New Bureaucracy, Same Old Sad Story?
Today Interior Secretary Ken Salazar announced a major agency reshuffling that will affect how the government enforces laws on mountaintop removal and surface coal mining. He will fold the Office of Surface Mining, Reclamation and Enforcement (OSMRE) into another Department of Interior subdivision, the Bureau of Land Management (BLM). OSMRE is the agency that oversees…
Today Interior Secretary Ken Salazar announced a major agency reshuffling that will affect how the government enforces laws on mountaintop removal and surface coal mining. He will fold the Office of Surface Mining, Reclamation and Enforcement (OSMRE) into another Department of Interior subdivision, the Bureau of Land Management (BLM).
OSMRE is the agency that oversees the enforcement of the nation’s surface coal mining laws, and BLM is the agency that oversees the federal government’s management of public lands. Most mountaintop removal mining happens on private lands, not public lands, in Appalachia.
Press coverage of the agency reshuffle managed to ask an important question: Will this make a difference in the enforcement of coal mining laws? Will this change the landscape at all?
First, however, before asking that question and allowing the he-said-she-said-style of reporting to ensue, the media might have bothered to take a look at what the landscape today actually is.
Thank you, OSMRE, for allowing:
- The decimation of the Appalachian Mountains and streams
- More than 2,000 miles of streams to be buried by mountaintop removal mining
- An area the size of the state of Delaware to be exploded and leveled by mountaintop removal mining
- The areas around mountaintop removal mining to have cancer rates two times higher than non-mining areas
- Pregnant mothers near mountaintop removal mining to be ten times more likely to have a baby with a birth defect than pregnant women who smoke regularly throughout their pregnancy
- Waters and streams throughout Appalachia that consistently test contaminated by dangerous heavy metals and that cannot sustain life.
Congress created OSMRE in 1977 when it realized the devastation of surface coal mining, and according to the agency’s own website, it exists “to protect society and the environment from the adverse effects of surface coal mining operations.”
But since this agency was created, it has suffered from a paralyzing lack of will to enforce the very law it was created on. Recently, Rep. Ed Markey outlined some of the major — and tragic — failings of the agency which have led to this explosion of mountaintop removal mining.
Said my colleague Joan Mulhern in her reaction to the news today: “For many years, the Office of Surface Mining, Reclamation and Enforcement has been more of a coal industry lapdog than a watchdog, and that’s continued during this administration under Director Pizarchik.”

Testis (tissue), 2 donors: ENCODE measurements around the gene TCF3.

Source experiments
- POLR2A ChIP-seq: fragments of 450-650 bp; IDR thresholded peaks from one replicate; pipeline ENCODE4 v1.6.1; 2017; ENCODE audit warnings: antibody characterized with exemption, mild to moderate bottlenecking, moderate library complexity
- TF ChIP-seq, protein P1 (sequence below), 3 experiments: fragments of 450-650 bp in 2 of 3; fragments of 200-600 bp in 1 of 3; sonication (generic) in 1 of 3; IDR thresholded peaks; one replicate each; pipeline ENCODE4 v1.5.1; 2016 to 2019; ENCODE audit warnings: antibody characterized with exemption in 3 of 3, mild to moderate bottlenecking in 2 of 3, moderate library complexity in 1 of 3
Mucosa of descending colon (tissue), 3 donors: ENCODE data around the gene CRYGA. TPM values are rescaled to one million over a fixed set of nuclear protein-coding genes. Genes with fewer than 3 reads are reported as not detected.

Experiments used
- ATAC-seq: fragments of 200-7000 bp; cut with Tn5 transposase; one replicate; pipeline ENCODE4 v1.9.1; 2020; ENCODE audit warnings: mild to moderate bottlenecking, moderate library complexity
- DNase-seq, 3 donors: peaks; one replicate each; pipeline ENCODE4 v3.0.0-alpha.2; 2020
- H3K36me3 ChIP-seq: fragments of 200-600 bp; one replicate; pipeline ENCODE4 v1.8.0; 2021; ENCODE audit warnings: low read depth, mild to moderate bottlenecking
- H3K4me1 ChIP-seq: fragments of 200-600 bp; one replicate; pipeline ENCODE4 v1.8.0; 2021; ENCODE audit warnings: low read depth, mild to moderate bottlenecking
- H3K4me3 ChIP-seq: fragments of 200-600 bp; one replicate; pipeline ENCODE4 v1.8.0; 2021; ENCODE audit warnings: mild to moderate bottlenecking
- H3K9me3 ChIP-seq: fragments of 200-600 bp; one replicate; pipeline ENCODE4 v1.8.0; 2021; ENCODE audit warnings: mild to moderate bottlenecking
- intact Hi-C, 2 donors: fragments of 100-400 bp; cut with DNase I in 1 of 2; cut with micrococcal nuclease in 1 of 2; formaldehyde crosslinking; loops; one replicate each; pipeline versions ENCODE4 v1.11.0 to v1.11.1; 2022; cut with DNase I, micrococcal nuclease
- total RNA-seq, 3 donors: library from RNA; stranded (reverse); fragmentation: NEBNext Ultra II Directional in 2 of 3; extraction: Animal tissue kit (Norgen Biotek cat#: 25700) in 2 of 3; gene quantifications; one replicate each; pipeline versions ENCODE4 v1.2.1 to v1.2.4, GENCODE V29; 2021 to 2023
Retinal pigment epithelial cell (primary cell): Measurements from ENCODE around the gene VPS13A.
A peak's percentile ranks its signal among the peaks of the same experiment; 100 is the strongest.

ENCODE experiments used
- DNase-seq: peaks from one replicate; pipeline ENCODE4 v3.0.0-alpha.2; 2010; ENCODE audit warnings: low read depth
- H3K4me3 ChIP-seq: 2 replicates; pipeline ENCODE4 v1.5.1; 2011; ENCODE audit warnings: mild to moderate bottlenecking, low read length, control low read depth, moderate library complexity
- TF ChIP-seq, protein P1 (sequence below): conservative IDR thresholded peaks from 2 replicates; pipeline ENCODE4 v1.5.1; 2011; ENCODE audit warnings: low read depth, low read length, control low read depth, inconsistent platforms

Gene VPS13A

As Joan says, “Sometimes a reorganization and a shake-up can help, but unless the agency and its leadership have the political will and resolve to do their job and work for the citizens of America as opposed to the corporations, it doesn’t really matter what bureaucratic box you stick them in.”
You can move this agency around all you want, but at the end of the day, are you still allowing mountains to be blown up and streams to be buried? Or are you finally stopping this and protecting the people and critical waters and environment of this country? If you are still allowing a mountain range to be blown up and flattened, the American people won’t care about your title or the name of your agency.
And let’s be clear, President Obama and his cabinet must not make the mistake of thinking that a bureaucratic shuffle will convince us these problems are being appropriately addressed by his administration. Whether its allowing the nation’s greatest and most enduring environmental tragedy and injustice to continue, or standing up for what is right, this will be President Obama’s legacy.
Liz Judge worked at Earthjustice from 2010–2016. During that time, she worked on mountaintop removal mining, national forests, and clean water issues, and led the media and advocacy communications teams.
Established in 1989, Earthjustice's Policy & Legislation team works with champions in Congress to craft legislation that supports and extends our legal gains.
Earthjustice’s Washington, D.C., office works at the federal level to prevent air and water pollution, combat climate change, and protect natural areas. We also work with communities in the Mid-Atlantic region and elsewhere to address severe local environmental health problems, including exposures to dangerous air contaminants in toxic hot spots, sewage backups and overflows, chemical disasters, and contamination of drinking water. The D.C. office has been in operation since 1978.